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What made you switch to InDesign over Quark?

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charles pierce
What made you switch to InDesign over Quark?
on May 25, 2006 at 4:00:04 pm


Greetings,

Our company has been on Quark for quite a number of years now and we have watched it lag evermore behind Adobe's pace of development and features.

If you had to pick just one area of InDesign that you feel has made your workflow better or faster, and which made the move both creatively better and sped your production, what would you point to?

We have a big decision to make and need to make it before we upgrade our Quark again.

Thank you,

Charles


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Ron Lindeboom
Re: What made you switch to InDesign over Quark?
on May 25, 2006 at 4:09:47 pm

Hi Charles,

If I had to pick just one thing that really helped me single-handedly design and layout a full 64 page magazine (Creative COW Magazine's first issue), I would point to the Overprint Preview function that lets you see what your final page is *really* going to look like. While it is not perfect, it is so danged close to accurate that it saved me probably two to three days of time, if I had had to keep jumping outside InDesign to see what things were shaping up to visually. Quark Xpress is not capable of replicating InDesign's Overprint Preview function, which I suspect is due to Adobe's patents and knowledge of all the Postscript, PDL, color-space, color-management and other technologies that are at the core of what makes these programs work.

The Overprint Preview function is an amazing asset to InDesign and don't even get me started on the way that InDesign integrates with Photoshop and Illustrator in ways that Quark wishes that it could.

Best regards,

Ron Lindeboom
creativecow.net



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Alex Salerno
Re: What made you switch to InDesign over Quark?
on May 26, 2006 at 12:26:19 am

Just one? You will probably need more than one reason to convinve your comapny.

How about unified, syncable color settings THAT WORK.


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Ron Lindeboom
Re: What made you switch to InDesign over Quark?
on May 27, 2006 at 3:47:20 pm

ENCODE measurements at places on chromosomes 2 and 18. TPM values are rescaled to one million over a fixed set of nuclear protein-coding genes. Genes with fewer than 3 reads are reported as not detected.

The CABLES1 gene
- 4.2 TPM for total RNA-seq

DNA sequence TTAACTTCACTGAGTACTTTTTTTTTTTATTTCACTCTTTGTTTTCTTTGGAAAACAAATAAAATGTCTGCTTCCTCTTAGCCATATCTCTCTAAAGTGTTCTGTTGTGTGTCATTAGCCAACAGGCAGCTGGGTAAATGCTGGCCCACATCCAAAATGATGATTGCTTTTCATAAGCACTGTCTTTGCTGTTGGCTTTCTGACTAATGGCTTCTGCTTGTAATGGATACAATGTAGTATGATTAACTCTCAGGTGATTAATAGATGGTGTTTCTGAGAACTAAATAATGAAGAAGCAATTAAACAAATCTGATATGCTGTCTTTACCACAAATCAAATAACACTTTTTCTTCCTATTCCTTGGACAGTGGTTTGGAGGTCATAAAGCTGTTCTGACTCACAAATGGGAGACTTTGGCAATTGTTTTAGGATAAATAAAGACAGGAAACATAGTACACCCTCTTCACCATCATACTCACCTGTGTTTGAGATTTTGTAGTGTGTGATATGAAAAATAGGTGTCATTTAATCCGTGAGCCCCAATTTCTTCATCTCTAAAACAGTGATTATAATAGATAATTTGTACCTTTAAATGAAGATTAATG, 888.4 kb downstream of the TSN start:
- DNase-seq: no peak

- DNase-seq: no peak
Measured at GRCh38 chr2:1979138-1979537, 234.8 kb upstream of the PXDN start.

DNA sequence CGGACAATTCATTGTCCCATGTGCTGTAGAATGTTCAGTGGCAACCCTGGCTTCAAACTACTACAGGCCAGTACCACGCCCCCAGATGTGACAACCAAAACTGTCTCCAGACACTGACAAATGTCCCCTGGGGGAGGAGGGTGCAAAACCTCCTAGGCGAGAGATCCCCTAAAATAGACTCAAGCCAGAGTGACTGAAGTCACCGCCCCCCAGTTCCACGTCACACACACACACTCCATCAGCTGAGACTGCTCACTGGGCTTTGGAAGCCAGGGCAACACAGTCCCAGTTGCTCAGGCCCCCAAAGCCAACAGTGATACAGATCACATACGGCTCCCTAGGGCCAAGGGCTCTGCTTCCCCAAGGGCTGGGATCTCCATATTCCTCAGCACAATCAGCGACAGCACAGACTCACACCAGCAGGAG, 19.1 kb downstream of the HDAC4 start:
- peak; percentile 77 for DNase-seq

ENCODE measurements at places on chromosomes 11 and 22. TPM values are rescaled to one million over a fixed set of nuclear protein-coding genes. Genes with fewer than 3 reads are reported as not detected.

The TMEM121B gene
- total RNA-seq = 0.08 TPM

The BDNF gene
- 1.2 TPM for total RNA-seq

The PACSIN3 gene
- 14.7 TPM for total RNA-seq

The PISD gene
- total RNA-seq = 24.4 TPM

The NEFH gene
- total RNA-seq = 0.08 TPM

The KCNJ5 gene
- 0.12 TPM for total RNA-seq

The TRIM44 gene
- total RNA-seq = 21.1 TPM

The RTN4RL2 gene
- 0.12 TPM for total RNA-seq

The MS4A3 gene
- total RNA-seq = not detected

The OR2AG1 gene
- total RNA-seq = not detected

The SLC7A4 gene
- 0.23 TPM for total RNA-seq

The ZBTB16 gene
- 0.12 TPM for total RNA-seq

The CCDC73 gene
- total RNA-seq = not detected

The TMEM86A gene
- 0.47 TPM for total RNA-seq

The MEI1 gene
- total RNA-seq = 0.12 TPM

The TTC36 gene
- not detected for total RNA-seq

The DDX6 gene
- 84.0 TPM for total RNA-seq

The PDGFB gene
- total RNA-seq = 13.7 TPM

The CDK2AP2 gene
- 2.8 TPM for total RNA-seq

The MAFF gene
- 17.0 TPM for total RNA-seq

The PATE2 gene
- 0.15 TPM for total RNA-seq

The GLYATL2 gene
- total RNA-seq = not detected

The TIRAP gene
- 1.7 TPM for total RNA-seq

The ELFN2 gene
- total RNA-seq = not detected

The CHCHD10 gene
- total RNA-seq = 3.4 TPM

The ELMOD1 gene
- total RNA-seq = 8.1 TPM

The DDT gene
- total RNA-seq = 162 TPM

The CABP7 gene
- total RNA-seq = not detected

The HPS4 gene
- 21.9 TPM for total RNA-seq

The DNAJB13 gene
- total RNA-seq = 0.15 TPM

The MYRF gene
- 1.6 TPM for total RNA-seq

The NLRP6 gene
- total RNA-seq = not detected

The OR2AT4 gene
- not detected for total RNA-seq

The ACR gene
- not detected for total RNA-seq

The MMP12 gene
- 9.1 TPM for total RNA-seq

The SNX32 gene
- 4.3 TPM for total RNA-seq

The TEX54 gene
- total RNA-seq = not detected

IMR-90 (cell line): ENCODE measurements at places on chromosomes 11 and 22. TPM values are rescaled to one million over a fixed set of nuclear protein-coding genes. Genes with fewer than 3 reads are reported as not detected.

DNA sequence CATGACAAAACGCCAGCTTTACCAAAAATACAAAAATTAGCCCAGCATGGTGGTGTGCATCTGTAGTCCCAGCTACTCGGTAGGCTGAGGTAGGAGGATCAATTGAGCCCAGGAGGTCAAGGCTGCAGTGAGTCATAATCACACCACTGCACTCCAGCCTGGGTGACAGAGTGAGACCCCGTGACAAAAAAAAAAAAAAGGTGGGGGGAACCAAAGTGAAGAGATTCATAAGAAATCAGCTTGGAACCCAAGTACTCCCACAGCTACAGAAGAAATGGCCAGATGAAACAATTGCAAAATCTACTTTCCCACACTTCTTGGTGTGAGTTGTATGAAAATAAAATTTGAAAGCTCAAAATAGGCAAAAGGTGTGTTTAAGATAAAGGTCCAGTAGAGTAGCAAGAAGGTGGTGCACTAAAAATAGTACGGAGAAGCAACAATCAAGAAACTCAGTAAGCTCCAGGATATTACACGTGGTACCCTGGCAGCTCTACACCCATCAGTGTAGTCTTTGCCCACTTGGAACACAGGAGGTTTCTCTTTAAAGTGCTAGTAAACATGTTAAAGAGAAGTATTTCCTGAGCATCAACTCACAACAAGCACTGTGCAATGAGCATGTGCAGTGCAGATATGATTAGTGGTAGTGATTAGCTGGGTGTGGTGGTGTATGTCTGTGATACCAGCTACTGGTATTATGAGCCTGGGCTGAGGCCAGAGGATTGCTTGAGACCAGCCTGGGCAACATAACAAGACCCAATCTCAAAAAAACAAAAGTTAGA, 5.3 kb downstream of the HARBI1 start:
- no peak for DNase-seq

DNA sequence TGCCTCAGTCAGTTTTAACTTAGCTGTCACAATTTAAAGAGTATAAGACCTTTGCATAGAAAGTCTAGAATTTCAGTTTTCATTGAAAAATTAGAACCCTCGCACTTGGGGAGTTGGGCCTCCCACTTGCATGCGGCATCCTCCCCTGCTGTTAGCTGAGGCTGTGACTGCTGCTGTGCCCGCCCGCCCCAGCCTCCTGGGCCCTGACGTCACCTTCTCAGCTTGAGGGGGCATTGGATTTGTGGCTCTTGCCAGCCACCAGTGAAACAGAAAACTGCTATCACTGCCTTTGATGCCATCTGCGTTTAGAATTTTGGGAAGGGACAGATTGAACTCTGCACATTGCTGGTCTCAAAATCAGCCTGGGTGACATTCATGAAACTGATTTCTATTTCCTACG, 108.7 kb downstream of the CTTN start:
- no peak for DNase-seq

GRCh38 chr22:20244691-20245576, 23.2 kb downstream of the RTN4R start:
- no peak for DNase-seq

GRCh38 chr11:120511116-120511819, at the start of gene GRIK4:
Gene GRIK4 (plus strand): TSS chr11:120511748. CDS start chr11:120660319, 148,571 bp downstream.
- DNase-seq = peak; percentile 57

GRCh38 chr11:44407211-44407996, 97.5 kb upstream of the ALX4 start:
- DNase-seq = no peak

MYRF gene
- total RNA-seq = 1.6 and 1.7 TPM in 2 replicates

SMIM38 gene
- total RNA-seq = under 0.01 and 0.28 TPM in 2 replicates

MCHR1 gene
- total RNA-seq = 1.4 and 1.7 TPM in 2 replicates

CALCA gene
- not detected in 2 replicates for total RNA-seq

[Alex Salerno] "How about unified, syncable color settings THAT WORK."


I think that sometimes people forget the history that Adobe brings to the party, Alex.

Both your post and my own reason that I gave to this question, address the fact that Adobe has a degree of control and mastery of the colorspace/PDL/Postscript technologies that can arguably only come from a company that largely invented these technologies.

I once read one of Adobe's annual reports to stockholders and it was quite revealing: At the time, the only product at the time that was a "line item" was Photoshop, all the other products like Illustrator, After Effects, Premiere, InDesign, etc., were in the "Other Income" category. The big moneymakers? The money that Adobe makes from all the companies that have to license Postscript, their PDL technology, Acrobat, etc.

This validates why your comment about "syncable color settings that work" is so true and also so important, especially as these products continue to develop and mature.

Best regards,

Ron Lindeboom


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thumbslinger
Re: What made you switch to InDesign over Quark?
on May 27, 2006 at 10:27:22 pm

There are many other reasons as well. Better typographical control is the absolute #1 reason for getting my company to switch over.

The hassles of color can be worked out provided you take the time and receive whatever education one needs to get syncopated color output 'around the office,' but when dealing with higher quality printers and projects, you don't ever trust an ink jet anyway...no matter the brand or the price tag. True, Quark in every version from the beginning has had terrible integration with profiles and color matching but 6.5 was a little better.

Having said that, InDesign is much better when dealing with color.

But, when it comes to long copy issues, such as those for publications, the efficiency of setting type and reducing tweaking to a minimum within InDesign can hardly be beat by another other layout program.

Nested style sheets, variable baselines allowed for different text frames and the Justification properties are just too important to not mention!

Graphically, you'll save more time again (time = money for some so use that argument for the conversion as well!) since you can place psd and copy/paste from Illustrator.

The learning curve is surprisingly easier than you think.


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